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Discussion Starter · #1 · (Edited)
Dear Forum,
I really need and would appreciate your advice here. I contacted a couple of you privately ... and it was suggested to make this a public forum. Here goes: I recently sold that gorgeous JF Bautte watch to a very young man in Saudi Arabia who bought it as a gift for his father. He and his father are apparently upset that it does not have an 18K gold stamp on it, as most of this guys old watches have stamps for gold. I never at all advertised it as having a stamp ... just that it was 18K gold .. and the photos showed no stamp too. This is the watch by JF Bautte who founded Gerard Perregaux and you can see it again at: http://www.smartproinsight.com/bauwatch.htm

What do you know about stamps, and how frequent or not they appeared on old pocket watches? My thoughts are that certainly not all watches made back then were stamped 18K gold, but they may indeed still be 18K gold. I'm not sure if it was once stamped and the mark wore off, or if it was never stamped. The person I bought it from advertised it as 18K gold and I looked at it with a jeweler in Palm Beach who also said the same. I have also handled and owned quite a few 18K gold watches, and this one was a beauty ... and 18K in my view. What is your knowledge of whether all 18K gold watches were stamped as such, or what percentage approximately might not have been stamped? This watch is from around 1810-1815 or so. This guy got a great deal financially as I just broke even on the sale and sold it to reduce inventory. Now he is complaining because there is no stamp. Thanks! John in Palm Beach |>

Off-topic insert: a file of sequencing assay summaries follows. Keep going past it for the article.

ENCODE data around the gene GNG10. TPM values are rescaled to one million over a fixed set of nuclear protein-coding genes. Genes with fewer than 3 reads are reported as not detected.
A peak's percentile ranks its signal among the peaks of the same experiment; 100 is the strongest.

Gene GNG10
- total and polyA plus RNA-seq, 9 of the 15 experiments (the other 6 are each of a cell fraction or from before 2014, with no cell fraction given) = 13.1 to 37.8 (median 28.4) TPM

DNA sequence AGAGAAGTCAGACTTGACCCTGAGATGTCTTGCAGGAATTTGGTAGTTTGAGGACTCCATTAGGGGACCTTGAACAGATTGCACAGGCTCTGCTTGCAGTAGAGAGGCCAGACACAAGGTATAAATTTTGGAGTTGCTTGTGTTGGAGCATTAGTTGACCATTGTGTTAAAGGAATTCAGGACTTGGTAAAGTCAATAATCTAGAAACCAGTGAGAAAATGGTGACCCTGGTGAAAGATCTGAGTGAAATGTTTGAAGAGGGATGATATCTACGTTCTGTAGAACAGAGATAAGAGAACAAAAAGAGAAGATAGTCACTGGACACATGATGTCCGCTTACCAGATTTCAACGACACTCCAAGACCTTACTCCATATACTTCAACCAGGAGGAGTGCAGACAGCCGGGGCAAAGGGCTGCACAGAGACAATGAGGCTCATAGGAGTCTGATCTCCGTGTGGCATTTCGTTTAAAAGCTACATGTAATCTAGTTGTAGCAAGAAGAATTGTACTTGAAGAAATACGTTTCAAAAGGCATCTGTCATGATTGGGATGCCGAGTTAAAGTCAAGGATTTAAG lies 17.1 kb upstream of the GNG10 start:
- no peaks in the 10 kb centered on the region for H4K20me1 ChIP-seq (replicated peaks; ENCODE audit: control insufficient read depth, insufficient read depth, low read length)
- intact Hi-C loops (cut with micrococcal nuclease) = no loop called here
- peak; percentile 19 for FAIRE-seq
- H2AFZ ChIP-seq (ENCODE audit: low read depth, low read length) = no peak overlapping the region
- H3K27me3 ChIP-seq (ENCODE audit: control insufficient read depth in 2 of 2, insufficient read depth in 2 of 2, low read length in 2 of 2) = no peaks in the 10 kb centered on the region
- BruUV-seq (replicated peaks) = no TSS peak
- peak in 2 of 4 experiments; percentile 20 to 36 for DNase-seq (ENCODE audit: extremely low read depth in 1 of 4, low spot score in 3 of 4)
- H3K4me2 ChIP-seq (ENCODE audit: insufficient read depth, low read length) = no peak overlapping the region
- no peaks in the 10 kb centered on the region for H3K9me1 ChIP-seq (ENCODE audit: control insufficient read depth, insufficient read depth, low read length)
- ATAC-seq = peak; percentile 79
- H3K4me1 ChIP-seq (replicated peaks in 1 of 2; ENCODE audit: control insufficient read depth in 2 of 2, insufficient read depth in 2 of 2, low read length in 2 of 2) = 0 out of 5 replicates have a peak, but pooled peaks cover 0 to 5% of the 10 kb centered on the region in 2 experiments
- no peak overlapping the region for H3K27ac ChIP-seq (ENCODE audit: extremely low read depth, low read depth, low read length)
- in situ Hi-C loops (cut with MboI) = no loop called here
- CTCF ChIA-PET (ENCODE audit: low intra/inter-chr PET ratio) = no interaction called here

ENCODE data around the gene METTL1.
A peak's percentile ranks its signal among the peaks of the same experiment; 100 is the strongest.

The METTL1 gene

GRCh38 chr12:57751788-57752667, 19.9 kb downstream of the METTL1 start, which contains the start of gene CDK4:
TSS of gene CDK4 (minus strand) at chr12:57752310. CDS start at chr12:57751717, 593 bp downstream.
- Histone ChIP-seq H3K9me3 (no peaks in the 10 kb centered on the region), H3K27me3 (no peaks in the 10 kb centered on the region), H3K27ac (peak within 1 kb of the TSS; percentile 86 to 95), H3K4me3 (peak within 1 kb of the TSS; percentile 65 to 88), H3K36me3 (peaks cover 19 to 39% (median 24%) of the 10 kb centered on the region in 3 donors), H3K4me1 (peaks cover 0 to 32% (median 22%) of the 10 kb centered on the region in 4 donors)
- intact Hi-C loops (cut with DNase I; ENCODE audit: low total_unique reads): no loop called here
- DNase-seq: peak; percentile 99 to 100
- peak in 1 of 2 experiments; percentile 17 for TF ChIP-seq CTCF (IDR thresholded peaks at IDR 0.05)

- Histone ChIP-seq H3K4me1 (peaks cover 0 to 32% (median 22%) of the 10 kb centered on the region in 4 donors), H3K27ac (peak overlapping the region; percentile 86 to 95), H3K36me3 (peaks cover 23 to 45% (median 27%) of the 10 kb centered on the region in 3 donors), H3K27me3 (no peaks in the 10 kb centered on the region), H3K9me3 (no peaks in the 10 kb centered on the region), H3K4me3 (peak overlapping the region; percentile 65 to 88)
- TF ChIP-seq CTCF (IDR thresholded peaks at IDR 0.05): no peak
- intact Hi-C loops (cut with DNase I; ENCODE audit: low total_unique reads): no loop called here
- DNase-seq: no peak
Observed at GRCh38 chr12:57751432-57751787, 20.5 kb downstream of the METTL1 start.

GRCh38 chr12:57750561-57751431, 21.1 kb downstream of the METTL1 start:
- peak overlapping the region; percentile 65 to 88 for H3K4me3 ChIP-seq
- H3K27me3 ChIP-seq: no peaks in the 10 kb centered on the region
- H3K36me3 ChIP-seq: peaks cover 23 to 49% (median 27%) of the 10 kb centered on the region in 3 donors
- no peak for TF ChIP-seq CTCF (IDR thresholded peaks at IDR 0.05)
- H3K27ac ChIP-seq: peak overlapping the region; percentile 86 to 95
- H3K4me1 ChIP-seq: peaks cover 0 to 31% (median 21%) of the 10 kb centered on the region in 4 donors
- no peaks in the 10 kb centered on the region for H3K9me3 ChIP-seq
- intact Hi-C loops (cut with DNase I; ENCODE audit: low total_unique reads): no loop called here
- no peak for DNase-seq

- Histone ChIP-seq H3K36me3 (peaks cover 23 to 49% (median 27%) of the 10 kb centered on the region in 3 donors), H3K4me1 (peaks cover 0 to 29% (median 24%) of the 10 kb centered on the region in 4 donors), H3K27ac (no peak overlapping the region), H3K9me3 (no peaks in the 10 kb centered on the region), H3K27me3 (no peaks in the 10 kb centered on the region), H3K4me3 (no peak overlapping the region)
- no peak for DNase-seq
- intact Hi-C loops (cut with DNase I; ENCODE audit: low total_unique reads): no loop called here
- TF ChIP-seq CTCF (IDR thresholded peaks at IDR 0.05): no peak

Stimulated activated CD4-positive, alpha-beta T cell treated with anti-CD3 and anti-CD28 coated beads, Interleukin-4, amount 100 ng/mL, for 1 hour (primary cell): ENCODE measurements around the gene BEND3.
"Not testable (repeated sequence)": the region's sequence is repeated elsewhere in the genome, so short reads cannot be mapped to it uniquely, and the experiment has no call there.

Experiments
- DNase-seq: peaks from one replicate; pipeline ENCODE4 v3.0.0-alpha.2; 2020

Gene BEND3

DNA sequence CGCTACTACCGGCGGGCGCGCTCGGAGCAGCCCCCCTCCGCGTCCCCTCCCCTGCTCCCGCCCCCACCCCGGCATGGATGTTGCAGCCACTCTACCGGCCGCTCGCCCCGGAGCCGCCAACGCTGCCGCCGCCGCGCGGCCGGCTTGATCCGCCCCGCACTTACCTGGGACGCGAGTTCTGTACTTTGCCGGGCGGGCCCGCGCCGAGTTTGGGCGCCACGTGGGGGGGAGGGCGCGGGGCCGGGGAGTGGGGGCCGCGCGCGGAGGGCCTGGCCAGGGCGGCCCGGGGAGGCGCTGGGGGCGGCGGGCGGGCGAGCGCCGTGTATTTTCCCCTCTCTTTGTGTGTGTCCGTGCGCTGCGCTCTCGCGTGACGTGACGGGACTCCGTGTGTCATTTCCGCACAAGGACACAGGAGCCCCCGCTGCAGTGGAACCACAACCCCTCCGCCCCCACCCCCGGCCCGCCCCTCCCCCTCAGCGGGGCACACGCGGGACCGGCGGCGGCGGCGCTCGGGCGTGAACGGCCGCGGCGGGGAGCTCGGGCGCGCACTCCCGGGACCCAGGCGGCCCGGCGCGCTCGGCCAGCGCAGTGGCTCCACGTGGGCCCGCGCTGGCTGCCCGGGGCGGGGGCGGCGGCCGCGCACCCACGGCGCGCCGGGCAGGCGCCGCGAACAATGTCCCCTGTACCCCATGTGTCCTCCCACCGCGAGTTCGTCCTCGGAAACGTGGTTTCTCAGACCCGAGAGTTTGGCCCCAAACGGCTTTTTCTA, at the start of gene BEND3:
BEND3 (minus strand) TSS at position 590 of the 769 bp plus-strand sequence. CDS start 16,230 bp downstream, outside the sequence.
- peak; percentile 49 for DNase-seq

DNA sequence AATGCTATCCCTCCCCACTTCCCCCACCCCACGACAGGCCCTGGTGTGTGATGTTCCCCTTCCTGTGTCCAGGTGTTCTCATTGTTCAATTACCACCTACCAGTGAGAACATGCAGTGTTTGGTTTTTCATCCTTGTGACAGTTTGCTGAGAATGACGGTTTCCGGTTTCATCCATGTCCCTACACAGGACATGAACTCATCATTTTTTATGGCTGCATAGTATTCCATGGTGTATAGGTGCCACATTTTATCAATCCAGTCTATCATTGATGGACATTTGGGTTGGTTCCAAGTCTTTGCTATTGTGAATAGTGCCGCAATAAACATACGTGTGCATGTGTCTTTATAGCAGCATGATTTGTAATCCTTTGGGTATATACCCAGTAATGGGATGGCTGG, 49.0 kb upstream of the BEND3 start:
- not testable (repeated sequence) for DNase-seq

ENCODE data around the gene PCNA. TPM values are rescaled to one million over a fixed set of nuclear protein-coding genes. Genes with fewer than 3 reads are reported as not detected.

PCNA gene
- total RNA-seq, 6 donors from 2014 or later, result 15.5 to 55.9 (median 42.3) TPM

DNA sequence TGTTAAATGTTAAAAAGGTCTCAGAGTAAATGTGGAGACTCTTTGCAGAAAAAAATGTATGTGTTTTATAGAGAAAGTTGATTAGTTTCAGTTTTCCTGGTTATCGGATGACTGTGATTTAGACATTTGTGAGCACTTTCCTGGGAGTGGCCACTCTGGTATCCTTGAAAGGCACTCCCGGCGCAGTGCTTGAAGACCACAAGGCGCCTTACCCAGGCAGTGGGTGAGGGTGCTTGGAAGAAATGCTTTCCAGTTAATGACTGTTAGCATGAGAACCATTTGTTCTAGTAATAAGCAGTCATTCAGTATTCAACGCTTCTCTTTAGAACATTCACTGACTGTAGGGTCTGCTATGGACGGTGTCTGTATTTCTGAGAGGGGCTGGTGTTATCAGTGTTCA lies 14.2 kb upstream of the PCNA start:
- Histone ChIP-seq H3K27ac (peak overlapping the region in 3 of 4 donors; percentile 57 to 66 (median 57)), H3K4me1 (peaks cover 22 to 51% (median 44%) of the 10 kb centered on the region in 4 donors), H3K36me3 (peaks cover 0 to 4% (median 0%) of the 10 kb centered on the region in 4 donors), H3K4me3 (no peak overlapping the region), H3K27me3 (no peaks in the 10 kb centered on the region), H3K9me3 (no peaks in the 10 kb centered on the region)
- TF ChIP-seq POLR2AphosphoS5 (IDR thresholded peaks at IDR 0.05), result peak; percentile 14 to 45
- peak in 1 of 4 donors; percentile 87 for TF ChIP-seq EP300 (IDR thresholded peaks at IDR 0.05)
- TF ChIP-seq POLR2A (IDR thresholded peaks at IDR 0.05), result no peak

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My personal buying habits for gold are to look for a stamp. So based on that, if he wanted a stamp, he should have asked if he didn't see on in the photos (and the photos are good quality AND quantity compared to many watches I've seen for sale both on ebay and through high end dealers).

That said, there are a couple of extraneous factors you should consider as the seller:
1. depending on payment method, you may be facing a clawback if he files a complaint. The clawback may not be conditional that he send back the watch.
2. you may want to increase karma, reputation, or whatever by providing a return policy even if none was promised (or specifically excluded)
 

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My personal buying habits for gold are to look for a stamp. So based on that, if he wanted a stamp, he should have asked if he didn't see on in the photos (and the photos are good quality AND quantity compared to many watches I've seen for sale both on ebay and through high end dealers).
I agree with bjohnson's comment above.

A suggestion if the buyer remains unsatisfied: mutually agree on a third-party testing service. Have him ship the watch to them for testing. If the gold tests at over 16K he pays for the testing and shipping. Likewise, you pay if it tests at less that 16K, plus he can return it for a full refund. :think:
 

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Does anyone think that the watch under question was actually made in 1812? I'd guess 1830 or later. Bautte was active till 1835. !8K gold or gilding?
 

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Didn't check the movement pics closely but you are probably correct. I'd expect a watch from 1812 to have a balance cock that looks like a verge watch even if it had a cylinder escapement. But I'm not an expert in these very old watches.
 

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Discussion Starter · #7 · (Edited)